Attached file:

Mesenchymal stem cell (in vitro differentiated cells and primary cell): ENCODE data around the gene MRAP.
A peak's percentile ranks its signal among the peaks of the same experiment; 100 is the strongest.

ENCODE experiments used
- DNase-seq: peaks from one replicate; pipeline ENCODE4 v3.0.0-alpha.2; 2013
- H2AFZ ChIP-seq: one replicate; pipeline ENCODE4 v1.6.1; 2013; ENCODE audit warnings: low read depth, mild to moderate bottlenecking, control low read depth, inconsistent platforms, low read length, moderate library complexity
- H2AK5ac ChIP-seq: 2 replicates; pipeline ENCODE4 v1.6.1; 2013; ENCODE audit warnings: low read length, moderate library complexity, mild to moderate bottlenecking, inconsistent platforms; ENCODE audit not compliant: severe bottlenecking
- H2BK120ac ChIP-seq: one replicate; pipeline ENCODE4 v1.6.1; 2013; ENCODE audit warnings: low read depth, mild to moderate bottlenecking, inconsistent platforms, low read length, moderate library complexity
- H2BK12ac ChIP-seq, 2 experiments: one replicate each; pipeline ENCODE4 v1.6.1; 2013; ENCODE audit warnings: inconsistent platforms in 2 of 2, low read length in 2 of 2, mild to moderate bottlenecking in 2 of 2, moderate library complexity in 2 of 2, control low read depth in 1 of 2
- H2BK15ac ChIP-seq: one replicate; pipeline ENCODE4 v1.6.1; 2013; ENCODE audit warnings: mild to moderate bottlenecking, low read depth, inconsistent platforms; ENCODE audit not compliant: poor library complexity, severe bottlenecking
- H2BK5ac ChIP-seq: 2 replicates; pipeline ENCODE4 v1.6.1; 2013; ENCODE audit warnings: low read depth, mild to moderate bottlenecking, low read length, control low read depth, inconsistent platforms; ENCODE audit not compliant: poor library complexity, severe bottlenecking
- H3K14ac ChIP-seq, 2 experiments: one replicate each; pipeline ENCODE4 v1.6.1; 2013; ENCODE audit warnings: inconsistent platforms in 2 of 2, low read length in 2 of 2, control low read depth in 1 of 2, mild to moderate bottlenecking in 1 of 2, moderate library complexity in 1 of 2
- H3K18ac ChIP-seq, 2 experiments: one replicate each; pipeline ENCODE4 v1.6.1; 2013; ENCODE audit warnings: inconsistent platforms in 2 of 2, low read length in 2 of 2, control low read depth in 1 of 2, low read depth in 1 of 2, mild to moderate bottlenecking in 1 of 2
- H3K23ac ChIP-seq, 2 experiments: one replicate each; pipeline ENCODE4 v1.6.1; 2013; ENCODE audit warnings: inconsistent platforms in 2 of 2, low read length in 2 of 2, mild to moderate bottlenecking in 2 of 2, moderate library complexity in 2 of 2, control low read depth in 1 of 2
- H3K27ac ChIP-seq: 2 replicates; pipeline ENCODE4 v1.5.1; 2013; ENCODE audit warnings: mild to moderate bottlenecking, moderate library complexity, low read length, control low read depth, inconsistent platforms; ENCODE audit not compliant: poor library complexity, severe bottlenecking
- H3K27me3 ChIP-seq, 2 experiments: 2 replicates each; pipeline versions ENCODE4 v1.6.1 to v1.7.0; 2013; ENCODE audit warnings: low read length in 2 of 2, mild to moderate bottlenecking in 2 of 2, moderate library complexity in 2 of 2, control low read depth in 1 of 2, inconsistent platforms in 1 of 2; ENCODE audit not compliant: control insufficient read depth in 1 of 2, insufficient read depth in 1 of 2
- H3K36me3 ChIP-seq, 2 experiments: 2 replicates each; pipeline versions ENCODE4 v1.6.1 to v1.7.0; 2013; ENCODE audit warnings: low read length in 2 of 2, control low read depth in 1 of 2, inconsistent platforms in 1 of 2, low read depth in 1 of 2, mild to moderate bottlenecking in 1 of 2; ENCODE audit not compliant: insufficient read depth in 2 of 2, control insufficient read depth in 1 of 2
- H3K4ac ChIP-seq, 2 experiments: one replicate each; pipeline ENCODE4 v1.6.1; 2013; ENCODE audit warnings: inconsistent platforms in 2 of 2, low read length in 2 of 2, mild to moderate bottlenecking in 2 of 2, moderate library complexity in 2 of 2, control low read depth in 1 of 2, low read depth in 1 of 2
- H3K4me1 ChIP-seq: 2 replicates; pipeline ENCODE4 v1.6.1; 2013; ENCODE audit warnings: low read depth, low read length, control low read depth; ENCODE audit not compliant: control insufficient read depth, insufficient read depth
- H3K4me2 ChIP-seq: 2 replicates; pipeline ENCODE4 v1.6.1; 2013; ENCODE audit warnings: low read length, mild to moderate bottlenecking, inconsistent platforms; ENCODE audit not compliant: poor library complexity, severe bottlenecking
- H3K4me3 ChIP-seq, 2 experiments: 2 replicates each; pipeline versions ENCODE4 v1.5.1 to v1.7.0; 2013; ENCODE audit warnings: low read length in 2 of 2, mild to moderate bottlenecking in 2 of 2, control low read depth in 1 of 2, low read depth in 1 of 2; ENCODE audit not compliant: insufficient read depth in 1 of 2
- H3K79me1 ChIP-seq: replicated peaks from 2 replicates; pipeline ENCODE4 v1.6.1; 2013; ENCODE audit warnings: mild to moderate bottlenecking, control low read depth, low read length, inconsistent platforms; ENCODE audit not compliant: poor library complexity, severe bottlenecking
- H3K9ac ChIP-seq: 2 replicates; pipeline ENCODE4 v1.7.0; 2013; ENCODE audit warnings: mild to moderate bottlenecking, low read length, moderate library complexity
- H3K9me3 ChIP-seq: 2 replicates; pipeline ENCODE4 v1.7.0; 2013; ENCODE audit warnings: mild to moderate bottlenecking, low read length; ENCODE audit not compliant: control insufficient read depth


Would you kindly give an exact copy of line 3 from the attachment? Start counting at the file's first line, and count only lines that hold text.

ENCODE experiments used